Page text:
Popular culture is everywhere around. You may love or hate it, but escape it is difficult, It’s a major carrier of (western) values and world view. And that’s where it meets Christianity. What is our response to popular culture, whether it’s a movie, social network, music, sculpture, painting or tv series. How relevant is popular culture to a Christian believer, and what’s our relevance in shaping culture? How should we engage in a non-Christian culture? Ted Turnau tries to formulate answers in Popologetics: popular culture in Christian perspectives. Apologetics crossed popular culture.
First the author does some grounding: what are popular culture and world view? And what does theology says about popular culture? Creation, fall and redemption revisited. In the second part he gathers 5 possible, but not so helpful approaches to popular culture:
- What, me worry? Issues concerning popular culture aren’t even a blip on your radar screen. Problem? What problem?
- Ew-yuck! Popular culture is a breeding ground for spiritual pollution. Stay away from the dirt!
- We’re all above that. Dismiss and criticize popular culture as trivial and inferior compared to “real culture.”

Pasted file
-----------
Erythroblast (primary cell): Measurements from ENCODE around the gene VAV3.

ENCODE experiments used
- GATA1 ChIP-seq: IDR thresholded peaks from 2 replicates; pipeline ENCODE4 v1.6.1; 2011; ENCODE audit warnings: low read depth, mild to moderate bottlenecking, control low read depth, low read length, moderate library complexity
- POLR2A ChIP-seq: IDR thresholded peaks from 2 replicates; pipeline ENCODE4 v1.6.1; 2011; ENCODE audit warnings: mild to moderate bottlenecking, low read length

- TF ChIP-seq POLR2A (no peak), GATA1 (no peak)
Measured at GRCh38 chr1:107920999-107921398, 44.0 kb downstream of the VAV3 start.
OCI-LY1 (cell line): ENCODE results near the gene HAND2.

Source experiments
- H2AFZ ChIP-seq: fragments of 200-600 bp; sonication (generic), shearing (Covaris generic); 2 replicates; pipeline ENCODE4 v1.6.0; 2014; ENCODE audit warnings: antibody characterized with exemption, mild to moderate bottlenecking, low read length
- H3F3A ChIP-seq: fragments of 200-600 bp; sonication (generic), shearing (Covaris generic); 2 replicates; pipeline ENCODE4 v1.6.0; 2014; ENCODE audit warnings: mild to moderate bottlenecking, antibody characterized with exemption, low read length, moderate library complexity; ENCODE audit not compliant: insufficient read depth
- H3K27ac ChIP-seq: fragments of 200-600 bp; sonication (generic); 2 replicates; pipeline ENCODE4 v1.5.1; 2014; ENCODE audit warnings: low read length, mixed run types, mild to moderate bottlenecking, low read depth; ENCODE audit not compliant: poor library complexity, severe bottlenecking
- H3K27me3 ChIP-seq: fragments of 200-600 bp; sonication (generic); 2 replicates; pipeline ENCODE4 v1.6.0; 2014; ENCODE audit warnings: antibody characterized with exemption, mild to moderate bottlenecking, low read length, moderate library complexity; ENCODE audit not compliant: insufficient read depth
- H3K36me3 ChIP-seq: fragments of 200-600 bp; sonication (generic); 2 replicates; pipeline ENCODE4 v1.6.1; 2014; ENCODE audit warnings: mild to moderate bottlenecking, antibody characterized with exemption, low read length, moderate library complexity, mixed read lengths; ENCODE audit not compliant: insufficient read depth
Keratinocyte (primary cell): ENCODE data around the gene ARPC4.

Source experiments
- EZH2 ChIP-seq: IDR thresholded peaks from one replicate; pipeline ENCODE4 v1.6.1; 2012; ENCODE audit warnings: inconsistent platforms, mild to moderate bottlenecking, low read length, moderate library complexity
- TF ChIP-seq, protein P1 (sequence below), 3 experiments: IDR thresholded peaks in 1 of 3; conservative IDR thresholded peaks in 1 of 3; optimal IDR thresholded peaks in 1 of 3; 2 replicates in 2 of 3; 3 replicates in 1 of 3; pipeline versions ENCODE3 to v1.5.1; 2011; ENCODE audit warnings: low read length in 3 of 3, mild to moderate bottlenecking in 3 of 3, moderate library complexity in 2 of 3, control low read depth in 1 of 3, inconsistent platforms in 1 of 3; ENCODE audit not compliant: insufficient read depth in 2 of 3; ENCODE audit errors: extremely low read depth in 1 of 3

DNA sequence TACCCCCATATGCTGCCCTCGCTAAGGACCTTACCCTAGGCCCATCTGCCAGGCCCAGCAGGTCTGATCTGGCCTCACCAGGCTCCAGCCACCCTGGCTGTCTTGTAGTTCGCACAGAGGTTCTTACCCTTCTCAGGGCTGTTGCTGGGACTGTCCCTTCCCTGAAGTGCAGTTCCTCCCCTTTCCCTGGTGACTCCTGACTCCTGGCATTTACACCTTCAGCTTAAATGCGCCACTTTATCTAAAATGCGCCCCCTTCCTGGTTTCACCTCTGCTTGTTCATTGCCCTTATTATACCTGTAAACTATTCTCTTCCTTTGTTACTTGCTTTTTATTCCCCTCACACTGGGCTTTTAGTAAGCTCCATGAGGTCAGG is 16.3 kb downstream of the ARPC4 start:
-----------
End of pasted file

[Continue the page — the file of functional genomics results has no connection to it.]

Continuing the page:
- Imagophobia. You don’t reject popular culture because it is popular per se, but because you fear that an image-based culture will undermine our collective social and intellectual health.
- Cheerleaders of the postmodern. It’s all good. God and the Spirit move in mysterious ways. Let’s listen to them speaking to us through popular culture, and forget about the #1 position of the Bible as only source of truth.
In part 3 Turnau puts his own cards on the table and presents a more balanced approach to popular culture. He has a method of how to watch (or play or listen to or read) popular culture, and how to respond apologetically. Calling that approach popologetics it gives a way to explore how we ought to relate our faith to popular culture as cultural consumers, and how to respond thoughtfully to the worldview challenges presented in popular culture.
- What’s the story?
- Where in the world am I?
- What’s good, true and beautiful in this world?
- What’s false, ugly and perverse in this world (and how can I subvert it)?
- How does the Gospel apply here?
Turnau practices concrete examples of popologetics by examining the rock song Heartache Tonight by The Eagles, the documentary Grizzly Man (2005) by Werner Herzog, the Japanese anime series One Piece, the blockbuster family movie Kung Fu Panda. And finally, a nonnarrative example, the online social network Twitter. Learn how to approach popular culture wisely, separating its gems of grace from its temptations toward idolatry, and practice some popologetics to be an influence of your own.